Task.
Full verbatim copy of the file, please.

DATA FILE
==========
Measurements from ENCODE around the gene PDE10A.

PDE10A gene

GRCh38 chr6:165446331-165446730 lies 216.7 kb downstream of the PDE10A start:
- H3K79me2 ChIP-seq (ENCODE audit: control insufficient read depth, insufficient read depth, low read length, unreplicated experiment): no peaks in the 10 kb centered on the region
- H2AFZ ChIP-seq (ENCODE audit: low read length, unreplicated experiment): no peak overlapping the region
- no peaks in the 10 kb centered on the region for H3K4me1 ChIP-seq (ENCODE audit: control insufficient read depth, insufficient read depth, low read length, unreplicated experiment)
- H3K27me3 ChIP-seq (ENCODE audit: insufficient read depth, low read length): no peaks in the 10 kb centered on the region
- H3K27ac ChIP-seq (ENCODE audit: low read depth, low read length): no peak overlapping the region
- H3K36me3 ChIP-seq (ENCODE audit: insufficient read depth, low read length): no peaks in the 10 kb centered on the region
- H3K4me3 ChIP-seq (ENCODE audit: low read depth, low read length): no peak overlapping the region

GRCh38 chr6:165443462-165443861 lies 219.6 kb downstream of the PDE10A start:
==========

Measurements from ENCODE around the gene PDE10A.

PDE10A gene

GRCh38 chr6:165446331-165446730 lies 216.7 kb downstream of the PDE10A start:
- H3K79me2 ChIP-seq (ENCODE audit: control insufficient read depth, insufficient read depth, low read length, unreplicated experiment): no peaks in the 10 kb centered on the region
- H2AFZ ChIP-seq (ENCODE audit: low read length, unreplicated experiment): no peak overlapping the region
- no peaks in the 10 kb centered on the region for H3K4me1 ChIP-seq (ENCODE audit: control insufficient read depth, insufficient read depth, low read length, unreplicated experiment)
- H3K27me3 ChIP-seq (ENCODE audit: insufficient read depth, low read length): no peaks in the 10 kb centered on the region
- H3K27ac ChIP-seq (ENCODE audit: low read depth, low read length): no peak overlapping the region
- H3K36me3 ChIP-seq (ENCODE audit: insufficient read depth, low read length): no peaks in the 10 kb centered on the region
- H3K4me3 ChIP-seq (ENCODE audit: low read depth, low read length): no peak overlapping the region

GRCh38 chr6:165443462-165443861 lies 219.6 kb downstream of the PDE10A start: